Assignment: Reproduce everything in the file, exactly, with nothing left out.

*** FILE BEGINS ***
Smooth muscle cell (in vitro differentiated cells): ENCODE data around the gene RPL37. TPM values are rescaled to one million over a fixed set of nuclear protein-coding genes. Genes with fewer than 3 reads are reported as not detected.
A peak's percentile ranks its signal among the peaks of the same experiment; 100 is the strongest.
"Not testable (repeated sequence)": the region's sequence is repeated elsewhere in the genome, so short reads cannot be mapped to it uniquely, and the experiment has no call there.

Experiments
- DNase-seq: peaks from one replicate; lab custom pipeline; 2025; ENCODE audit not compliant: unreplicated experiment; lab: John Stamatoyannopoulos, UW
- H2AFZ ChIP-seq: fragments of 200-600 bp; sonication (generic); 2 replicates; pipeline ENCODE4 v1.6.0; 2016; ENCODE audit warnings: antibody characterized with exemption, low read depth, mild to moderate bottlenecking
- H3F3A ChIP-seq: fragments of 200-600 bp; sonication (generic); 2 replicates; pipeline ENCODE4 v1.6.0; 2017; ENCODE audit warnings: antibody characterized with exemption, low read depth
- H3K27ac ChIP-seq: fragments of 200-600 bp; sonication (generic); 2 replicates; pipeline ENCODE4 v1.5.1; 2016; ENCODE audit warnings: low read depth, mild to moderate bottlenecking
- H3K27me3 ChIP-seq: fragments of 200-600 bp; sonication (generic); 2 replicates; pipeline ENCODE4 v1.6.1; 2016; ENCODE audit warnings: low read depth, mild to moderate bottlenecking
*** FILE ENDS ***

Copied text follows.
Smooth muscle cell (in vitro differentiated cells): ENCODE data around the gene RPL37. TPM values are rescaled to one million over a fixed set of nuclear protein-coding genes. Genes with fewer than 3 reads are reported as not detected.
A peak's percentile ranks its signal among the peaks of the same experiment; 100 is the strongest.
"Not testable (repeated sequence)": the region's sequence is repeated elsewhere in the genome, so short reads cannot be mapped to it uniquely, and the experiment has no call there.

Experiments
- DNase-seq: peaks from one replicate; lab custom pipeline; 2025; ENCODE audit not compliant: unreplicated experiment; lab: John Stamatoyannopoulos, UW
- H2AFZ ChIP-seq: fragments of 200-600 bp; sonication (generic); 2 replicates; pipeline ENCODE4 v1.6.0; 2016; ENCODE audit warnings: antibody characterized with exemption, low read depth, mild to moderate bottlenecking
- H3F3A ChIP-seq: fragments of 200-600 bp; sonication (generic); 2 replicates; pipeline ENCODE4 v1.6.0; 2017; ENCODE audit warnings: antibody characterized with exemption, low read depth
- H3K27ac ChIP-seq: fragments of 200-600 bp; sonication (generic); 2 replicates; pipeline ENCODE4 v1.5.1; 2016; ENCODE audit warnings: low read depth, mild to moderate bottlenecking
- H3K27me3 ChIP-seq: fragments of 200-600 bp; sonication (generic); 2 replicates; pipeline ENCODE4 v1.6.1; 2016; ENCODE audit warnings: low read depth, mild to moderate bottlenecking